United States District Court, N.D. Illinois, Eastern Division
Shaun A. House, individually and on behalf of all other similarly situated, Plaintiff,
Akorn, Inc.; John N. Kapoor; Kenneth S. Abramowitz; Adrienne L. Graves; Ronald M. Johnson; Steven J. Meyer; Terry A. Rappuhn; Brian Tambi; and Alan Weinstein, Defendants. Robert Carlyle, Plaintiff, Demetrios Pullos, individually and on behalf of all other similarly situated, Plaintiff,
MEMORANDUM OPINION AND ORDER
Honorable Thomas M. Durkin United States District Judge.
Court has recounted in greater detail in previous opinions,
Plaintiffs in these cases sued Akorn and members of its board
of directors seeking certain disclosures regarding a proposed
acquisition by Frensenius Kabi AG. See 17 C 5018, R.
53 (House v. Akorn, Inc., 2018 WL 4579781 (N.D. Ill.
Sept. 25, 2018)); 17 C 5016, R. 81 (Berg v. Akorn,
Inc., 2017 WL 5593349 (N.D. Ill. Nov. 21, 2017)). After
Akorn revised its proxy statement and issued a Form 8-K,
Plaintiffs dismissed their lawsuits and settled for
attorney's fees. Shortly thereafter, Theodore Frank, an
owner of 1, 000 Akorn shares, sought to intervene to object
to the attorneys' fee settlement. The Court eventually
denied Frank's motion to intervene, but in light of
Frank's arguments, ordered Defendants to file a brief
addressing whether the Court should exercise its inherent
authority to abrogate the settlement agreements under the
standard set forth In re Walgreen Co. Stockholder
Litigation, 832 F.3d 718, 725 (7th Cir. 2016). The Court
also invited Frank to file an opposition brief as an amicus
curiae, which he did. The parties then filed reply briefs,
and briefs on supplemental authority. The Court now addresses
whether the settlements should be abrogated.
Rule 14a-9 requires disclosure in proxy statements of all
“material fact[s] necessary in order to make the
statements therein not false or misleading.”
See 17 C.F.R. § 240.14a-9(a). The Supreme Court
has held that “[a]n omitted fact is material if there
is a substantial likelihood that a reasonable shareholder
would consider it important in deciding how to vote.”
TSC Indus., Inc. v. Northway, Inc., 426 U.S. 438,
449 (1976). In other words, omitted information is material
if there is
a substantial likelihood that, under all the circumstances,
the omitted fact would have assumed actual significance in
the deliberations of the reasonable shareholder. Put another
way, there must be a substantial likelihood that the
disclosure of the omitted fact would have been viewed by the
reasonable investor as having significantly altered the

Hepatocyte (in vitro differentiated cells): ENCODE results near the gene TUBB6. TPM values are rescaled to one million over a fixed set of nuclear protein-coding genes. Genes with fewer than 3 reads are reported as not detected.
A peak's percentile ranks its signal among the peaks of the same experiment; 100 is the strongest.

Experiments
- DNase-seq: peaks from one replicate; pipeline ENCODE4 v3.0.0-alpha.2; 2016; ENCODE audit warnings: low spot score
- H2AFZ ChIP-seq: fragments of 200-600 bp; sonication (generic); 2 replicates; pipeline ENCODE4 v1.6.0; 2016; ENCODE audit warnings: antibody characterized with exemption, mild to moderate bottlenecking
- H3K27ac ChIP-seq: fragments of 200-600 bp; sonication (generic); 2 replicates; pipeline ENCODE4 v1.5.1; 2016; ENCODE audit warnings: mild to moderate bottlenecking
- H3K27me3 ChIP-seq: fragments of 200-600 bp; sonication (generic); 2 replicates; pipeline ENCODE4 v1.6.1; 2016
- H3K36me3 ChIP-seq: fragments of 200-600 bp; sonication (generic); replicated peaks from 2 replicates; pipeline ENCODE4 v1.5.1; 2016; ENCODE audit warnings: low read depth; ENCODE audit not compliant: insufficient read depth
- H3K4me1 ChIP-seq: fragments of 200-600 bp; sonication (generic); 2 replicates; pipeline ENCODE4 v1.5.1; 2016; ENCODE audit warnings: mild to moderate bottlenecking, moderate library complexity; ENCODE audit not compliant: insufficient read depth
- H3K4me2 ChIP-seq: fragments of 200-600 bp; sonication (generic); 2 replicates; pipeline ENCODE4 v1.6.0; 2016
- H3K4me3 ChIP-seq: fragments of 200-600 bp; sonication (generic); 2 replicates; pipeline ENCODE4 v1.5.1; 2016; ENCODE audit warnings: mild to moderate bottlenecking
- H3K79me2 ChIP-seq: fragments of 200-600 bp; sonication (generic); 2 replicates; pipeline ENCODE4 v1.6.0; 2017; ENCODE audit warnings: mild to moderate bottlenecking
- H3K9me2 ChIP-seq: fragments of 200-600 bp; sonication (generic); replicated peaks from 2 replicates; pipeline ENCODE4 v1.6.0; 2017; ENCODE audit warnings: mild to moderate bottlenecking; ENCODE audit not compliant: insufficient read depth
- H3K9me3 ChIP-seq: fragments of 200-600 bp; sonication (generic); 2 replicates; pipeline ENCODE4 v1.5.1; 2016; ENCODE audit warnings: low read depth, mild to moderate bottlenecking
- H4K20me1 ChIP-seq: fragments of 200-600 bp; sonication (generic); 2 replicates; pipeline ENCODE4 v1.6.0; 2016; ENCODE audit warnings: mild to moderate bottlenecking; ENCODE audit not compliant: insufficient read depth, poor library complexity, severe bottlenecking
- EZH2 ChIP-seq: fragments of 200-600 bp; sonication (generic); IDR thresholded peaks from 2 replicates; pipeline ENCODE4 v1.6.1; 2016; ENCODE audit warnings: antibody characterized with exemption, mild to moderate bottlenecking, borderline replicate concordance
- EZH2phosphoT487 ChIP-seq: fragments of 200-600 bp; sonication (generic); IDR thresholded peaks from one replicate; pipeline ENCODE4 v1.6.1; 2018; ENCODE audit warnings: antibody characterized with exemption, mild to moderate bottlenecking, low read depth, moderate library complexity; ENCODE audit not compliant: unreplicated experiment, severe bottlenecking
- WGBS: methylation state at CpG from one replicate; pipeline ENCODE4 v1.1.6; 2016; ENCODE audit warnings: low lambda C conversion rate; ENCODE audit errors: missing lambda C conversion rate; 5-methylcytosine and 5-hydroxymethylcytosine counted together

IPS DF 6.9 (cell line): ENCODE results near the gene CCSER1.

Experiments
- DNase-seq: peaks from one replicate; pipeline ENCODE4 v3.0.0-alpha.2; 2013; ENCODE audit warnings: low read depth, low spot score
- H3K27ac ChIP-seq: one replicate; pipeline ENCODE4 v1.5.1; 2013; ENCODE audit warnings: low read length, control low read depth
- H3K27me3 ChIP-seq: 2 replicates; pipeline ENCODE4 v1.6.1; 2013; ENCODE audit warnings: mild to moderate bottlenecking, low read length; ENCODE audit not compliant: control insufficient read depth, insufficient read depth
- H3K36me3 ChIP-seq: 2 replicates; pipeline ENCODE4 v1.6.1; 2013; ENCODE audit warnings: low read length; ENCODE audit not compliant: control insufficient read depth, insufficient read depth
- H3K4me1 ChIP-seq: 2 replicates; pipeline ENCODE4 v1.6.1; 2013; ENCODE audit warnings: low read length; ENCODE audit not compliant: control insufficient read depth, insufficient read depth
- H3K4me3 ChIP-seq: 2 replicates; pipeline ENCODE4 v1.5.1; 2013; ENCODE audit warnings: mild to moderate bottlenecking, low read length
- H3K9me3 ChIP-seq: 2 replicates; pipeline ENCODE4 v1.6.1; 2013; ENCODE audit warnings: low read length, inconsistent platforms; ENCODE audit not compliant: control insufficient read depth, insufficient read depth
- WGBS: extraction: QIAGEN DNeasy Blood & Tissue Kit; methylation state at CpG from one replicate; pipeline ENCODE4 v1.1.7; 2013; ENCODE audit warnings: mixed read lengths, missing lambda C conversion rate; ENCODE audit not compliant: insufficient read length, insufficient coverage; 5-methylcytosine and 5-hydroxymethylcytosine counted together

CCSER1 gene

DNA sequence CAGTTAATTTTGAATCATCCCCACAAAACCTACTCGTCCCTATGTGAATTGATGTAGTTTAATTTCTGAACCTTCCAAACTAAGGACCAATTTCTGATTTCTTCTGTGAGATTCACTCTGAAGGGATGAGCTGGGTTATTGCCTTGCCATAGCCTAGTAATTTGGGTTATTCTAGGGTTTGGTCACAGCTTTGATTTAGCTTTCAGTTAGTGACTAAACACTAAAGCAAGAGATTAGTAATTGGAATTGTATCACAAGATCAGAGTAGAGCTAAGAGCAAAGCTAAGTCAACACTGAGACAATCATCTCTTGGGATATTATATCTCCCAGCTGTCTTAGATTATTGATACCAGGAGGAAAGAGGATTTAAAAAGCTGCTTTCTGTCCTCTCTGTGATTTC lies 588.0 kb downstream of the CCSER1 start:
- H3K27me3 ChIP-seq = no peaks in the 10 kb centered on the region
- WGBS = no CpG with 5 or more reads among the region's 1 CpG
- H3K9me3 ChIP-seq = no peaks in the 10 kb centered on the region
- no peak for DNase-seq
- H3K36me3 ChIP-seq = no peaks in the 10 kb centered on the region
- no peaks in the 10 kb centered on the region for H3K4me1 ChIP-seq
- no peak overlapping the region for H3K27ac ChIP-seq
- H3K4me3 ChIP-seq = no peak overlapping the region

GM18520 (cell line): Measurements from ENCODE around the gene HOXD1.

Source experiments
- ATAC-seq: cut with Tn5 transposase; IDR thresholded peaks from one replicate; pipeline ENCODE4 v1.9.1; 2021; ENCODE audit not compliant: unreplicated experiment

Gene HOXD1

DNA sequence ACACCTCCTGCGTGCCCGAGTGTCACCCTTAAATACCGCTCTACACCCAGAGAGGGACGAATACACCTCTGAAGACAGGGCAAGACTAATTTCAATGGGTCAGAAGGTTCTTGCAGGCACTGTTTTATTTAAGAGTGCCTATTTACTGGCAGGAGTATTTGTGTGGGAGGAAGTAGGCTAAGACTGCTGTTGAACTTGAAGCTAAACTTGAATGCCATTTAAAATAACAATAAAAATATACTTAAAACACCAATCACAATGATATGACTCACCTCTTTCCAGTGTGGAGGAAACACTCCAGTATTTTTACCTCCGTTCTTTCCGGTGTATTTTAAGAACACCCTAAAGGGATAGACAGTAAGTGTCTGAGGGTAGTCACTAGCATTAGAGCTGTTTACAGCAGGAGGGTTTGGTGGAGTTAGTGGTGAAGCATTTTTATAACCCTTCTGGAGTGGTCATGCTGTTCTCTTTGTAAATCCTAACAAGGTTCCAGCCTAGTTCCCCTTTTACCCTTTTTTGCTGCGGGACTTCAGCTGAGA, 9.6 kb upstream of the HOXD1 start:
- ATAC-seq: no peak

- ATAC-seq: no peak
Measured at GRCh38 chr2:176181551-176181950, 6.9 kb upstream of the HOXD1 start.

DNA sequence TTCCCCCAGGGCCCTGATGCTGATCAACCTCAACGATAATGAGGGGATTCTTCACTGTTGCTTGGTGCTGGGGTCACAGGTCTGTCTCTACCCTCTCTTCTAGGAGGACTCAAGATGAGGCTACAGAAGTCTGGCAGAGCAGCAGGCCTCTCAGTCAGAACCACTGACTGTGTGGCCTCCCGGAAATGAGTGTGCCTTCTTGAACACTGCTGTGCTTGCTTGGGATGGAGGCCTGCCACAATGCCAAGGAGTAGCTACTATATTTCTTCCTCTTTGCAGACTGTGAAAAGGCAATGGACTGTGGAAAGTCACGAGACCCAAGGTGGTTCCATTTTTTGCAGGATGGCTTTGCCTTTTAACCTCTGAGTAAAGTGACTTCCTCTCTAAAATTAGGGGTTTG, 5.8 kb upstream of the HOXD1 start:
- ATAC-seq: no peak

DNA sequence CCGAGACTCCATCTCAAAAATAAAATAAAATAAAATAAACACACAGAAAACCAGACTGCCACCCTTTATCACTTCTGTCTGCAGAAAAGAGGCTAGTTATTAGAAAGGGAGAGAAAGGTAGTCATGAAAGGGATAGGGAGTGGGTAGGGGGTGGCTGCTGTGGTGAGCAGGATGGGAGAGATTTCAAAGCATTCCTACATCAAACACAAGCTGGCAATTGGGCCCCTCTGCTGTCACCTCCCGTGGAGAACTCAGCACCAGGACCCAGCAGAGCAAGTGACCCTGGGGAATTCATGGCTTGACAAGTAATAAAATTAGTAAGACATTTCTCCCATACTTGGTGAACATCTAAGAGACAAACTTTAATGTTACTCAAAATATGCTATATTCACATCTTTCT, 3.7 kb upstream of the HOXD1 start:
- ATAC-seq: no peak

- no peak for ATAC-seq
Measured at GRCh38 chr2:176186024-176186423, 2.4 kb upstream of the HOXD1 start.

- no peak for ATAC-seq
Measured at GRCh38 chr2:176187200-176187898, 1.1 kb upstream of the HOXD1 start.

‘total mix' of information made available.
Id. Accordingly, “[o]mitted facts are not
material simply because they might be helpful.”
Skeen v. Jo-Ann Stores, Inc., 750 A.2d 1170, 1174
(Del. 2000); see also TSC Indus., 426 U.S.
at 449 n.10 (noting “the SEC's view of the proper
balance between the need to insure adequate disclosure and
the need to avoid the adverse consequences of setting too low
a threshold for civil liability”); Wieglos v. Com.
Ed. Co., 892 F.2d 509, 517 (7th Cir. 1989)
(“Reasonable investors do not want to know everything
that could go wrong, without regard to probabilities; that
would clutter registration documents and obscure important
information. Issuers must winnow things to produce
manageable, informative filings.”).
Seventh Circuit heightened this standard in the context of
reviewing approval of a class settlement of claims for
disclosures under Rule 14a-9. See Walgreen, 832 F.3d
at 723-24. Adopting a standard set by the Delaware Court of
Chancery in similar cases, the court held that disclosures
must be “plainly material . . . . mean[ing] that it
should not be a close call that the . . . information is
material.” Id. at 725 (quoting In re
Trulia, Inc. Stockholder Litig., 129 A.3d 884, 894 (Del.
Ch. Ct. 2016)).
claim that their complaints caused Akorn to make additional
disclosures in the revised proxy and Form 8-K, which in turn
precipitated their settlement. The parties' briefs focus
on whether these additional disclosures are plainly material
justifying the settlement. This would be the appropriate
perspective if the Court was reviewing a class settlement.
See Walgreen, 832 F.3d at 724 (“No class
action settlement that yields zero benefits for the
class should be approved . . . .”) (emphasis added).